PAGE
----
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Nanotechnology may aid medical screening

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CHICAGO, Aug 14, 2006 (UPI via COMTEX) -- U.S. scientists say they are exploring the use of nanotechnology as a source of diagnostic healthcare screening tools for women.

Rush University Medical Center researchers -- in a unique collaboration with Argonne National Laboratory and the Illinois Institute of Technology -- say nanotechnology might lead to strikingly new ways to diagnosis and treat ovarian cancer.

"While the mortality rates of many cancers have decreased significantly in recent decades, the rate for ovarian cancer had not changed much in the last 50 years, primarily due to delays in diagnosis," said Dr. Jacob Rotmensch, section director of gynecologic oncology at Rush. "By exploiting the unique properties of nanotechnology, we hope to detect ovarian cancer earlier using highly sensitive imaging tools and develop drug carriers that can deliver therapeutic agents inside tumor cells."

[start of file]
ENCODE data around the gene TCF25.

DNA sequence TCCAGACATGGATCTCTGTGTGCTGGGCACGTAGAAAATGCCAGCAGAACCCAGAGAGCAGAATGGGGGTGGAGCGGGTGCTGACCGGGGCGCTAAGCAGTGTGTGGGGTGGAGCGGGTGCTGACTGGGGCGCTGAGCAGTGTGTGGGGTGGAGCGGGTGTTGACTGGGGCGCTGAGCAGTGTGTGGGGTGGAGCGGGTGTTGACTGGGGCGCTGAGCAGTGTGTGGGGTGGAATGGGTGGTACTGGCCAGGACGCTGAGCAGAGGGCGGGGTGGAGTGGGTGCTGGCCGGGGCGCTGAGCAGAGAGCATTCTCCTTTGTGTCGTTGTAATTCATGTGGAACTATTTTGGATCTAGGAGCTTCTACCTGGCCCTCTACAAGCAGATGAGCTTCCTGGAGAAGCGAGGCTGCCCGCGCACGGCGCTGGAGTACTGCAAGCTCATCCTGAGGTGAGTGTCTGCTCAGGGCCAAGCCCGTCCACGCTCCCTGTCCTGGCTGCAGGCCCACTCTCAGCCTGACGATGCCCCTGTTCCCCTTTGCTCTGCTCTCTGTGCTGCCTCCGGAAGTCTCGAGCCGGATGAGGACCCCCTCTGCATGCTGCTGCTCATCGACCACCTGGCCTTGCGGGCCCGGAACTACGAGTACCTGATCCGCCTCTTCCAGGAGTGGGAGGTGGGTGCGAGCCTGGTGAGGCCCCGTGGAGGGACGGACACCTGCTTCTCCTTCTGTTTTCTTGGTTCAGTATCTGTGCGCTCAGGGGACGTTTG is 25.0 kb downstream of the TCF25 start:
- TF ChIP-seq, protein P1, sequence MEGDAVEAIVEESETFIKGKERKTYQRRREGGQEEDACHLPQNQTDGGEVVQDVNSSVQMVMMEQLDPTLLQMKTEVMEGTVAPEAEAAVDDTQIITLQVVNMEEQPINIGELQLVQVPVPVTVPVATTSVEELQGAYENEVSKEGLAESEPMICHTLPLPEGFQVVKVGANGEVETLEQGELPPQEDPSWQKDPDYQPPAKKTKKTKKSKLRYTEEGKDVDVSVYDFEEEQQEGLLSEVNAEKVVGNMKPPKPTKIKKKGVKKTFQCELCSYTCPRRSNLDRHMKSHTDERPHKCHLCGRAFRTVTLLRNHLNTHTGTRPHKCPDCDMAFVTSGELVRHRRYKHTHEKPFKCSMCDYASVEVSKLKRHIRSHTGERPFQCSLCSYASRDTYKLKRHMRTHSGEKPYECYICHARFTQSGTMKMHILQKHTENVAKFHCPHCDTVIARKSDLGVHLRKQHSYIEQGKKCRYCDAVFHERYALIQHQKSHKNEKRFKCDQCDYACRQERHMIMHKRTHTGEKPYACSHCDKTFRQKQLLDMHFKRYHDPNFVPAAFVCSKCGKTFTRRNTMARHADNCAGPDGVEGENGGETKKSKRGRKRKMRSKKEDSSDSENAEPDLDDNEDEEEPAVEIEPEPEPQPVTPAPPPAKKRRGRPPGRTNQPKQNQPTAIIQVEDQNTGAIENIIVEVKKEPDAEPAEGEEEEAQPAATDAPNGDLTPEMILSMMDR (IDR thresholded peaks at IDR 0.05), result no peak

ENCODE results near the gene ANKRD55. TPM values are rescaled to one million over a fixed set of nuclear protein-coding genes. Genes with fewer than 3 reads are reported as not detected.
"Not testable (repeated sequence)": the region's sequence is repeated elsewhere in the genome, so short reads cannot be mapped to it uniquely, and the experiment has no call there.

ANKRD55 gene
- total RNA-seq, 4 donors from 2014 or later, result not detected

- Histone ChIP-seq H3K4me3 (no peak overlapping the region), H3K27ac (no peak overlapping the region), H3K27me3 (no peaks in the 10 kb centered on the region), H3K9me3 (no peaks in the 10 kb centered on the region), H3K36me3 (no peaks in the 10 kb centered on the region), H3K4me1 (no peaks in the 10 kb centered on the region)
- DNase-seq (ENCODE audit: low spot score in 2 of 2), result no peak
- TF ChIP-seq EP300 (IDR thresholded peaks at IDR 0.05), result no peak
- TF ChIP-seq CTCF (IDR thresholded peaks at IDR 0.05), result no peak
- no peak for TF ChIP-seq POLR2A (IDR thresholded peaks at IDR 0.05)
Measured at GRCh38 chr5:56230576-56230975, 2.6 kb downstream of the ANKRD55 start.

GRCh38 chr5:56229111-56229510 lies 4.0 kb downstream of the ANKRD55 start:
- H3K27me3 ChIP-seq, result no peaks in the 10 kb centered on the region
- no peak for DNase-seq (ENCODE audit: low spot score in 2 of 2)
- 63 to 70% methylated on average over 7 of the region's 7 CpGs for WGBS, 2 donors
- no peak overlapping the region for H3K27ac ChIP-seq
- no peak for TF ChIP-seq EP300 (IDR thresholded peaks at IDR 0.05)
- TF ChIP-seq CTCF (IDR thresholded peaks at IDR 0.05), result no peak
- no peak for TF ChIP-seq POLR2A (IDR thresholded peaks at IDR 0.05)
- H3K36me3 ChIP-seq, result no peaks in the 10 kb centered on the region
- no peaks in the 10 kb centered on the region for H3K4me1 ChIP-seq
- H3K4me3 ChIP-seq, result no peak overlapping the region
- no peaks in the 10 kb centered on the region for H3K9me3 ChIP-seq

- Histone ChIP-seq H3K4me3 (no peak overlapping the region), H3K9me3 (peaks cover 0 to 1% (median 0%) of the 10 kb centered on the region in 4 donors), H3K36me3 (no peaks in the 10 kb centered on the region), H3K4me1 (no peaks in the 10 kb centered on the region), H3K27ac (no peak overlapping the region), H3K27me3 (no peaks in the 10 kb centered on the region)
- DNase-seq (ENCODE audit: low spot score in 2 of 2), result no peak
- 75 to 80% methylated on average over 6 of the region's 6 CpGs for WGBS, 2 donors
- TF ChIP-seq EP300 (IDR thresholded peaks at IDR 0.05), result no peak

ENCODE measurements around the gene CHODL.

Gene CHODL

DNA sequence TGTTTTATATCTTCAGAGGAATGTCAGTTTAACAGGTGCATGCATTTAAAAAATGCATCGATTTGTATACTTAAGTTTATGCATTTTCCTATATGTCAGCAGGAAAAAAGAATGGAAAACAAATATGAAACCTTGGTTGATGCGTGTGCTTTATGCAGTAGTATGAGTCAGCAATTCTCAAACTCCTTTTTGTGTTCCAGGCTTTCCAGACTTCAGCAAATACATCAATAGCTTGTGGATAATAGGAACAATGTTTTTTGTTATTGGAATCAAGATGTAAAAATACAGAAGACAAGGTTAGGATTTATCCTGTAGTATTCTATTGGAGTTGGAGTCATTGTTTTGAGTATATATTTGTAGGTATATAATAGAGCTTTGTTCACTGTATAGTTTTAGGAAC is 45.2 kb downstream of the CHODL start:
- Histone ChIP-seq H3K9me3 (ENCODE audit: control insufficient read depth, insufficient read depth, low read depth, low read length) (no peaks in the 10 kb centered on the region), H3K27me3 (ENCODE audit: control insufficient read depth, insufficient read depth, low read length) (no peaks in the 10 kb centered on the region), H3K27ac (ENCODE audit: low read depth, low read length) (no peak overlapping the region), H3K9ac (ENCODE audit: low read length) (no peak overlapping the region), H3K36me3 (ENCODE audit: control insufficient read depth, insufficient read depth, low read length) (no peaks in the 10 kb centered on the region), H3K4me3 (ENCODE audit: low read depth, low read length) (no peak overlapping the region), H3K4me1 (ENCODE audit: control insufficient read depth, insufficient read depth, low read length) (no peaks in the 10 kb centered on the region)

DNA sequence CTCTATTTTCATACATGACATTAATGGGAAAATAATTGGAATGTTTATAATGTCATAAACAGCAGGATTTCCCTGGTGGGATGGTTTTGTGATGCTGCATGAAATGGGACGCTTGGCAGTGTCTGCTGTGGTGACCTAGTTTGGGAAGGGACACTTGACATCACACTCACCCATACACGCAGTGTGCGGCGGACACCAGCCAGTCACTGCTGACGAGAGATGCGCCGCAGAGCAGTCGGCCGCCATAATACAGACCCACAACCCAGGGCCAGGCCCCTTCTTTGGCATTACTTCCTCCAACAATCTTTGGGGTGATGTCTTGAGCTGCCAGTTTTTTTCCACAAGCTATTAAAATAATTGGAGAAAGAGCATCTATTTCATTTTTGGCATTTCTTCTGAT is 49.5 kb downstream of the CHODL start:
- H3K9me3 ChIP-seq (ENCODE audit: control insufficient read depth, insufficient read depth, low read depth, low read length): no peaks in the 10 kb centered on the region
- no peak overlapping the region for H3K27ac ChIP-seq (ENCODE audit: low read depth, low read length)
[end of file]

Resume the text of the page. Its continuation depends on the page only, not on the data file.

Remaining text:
The researchers say nanoscale devices could perform tasks inside the body that would otherwise not be possible, such as entering most cells and moving through the walls of blood vessels.

One area of research involves developing a screening test that would not require removal of the ovary for biopsy.

Ovarian cancer is the fifth-most common cancer among U.S. women.


Copyright 2006 by United Press International

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